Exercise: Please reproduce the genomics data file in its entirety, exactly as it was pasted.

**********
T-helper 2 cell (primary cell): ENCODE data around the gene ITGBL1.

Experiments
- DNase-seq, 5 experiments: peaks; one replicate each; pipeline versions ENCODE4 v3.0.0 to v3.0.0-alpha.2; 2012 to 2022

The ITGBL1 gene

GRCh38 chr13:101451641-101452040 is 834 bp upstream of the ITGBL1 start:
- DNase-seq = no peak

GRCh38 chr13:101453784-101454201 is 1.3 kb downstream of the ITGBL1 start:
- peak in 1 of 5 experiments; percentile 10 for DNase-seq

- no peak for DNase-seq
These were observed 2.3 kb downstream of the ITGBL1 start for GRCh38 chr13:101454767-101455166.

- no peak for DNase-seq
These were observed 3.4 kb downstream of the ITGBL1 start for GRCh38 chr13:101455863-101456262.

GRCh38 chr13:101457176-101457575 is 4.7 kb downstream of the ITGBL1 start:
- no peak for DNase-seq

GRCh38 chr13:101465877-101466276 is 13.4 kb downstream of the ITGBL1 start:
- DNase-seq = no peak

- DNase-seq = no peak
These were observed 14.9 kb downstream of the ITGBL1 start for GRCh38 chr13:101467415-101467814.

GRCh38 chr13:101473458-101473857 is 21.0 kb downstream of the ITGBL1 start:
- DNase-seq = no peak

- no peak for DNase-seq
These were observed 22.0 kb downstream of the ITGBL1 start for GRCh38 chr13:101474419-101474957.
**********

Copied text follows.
T-helper 2 cell (primary cell): ENCODE data around the gene ITGBL1.

Experiments
- DNase-seq, 5 experiments: peaks; one replicate each; pipeline versions ENCODE4 v3.0.0 to v3.0.0-alpha.2; 2012 to 2022

The ITGBL1 gene

GRCh38 chr13:101451641-101452040 is 834 bp upstream of the ITGBL1 start:
- DNase-seq = no peak

GRCh38 chr13:101453784-101454201 is 1.3 kb downstream of the ITGBL1 start:
- peak in 1 of 5 experiments; percentile 10 for DNase-seq

- no peak for DNase-seq
These were observed 2.3 kb downstream of the ITGBL1 start for GRCh38 chr13:101454767-101455166.

- no peak for DNase-seq
These were observed 3.4 kb downstream of the ITGBL1 start for GRCh38 chr13:101455863-101456262.

GRCh38 chr13:101457176-101457575 is 4.7 kb downstream of the ITGBL1 start:
- no peak for DNase-seq

GRCh38 chr13:101465877-101466276 is 13.4 kb downstream of the ITGBL1 start:
- DNase-seq = no peak

- DNase-seq = no peak
These were observed 14.9 kb downstream of the ITGBL1 start for GRCh38 chr13:101467415-101467814.

GRCh38 chr13:101473458-101473857 is 21.0 kb downstream of the ITGBL1 start:
- DNase-seq = no peak

- no peak for DNase-seq
These were observed 22.0 kb downstream of the ITGBL1 start for GRCh38 chr13:101474419-101474957.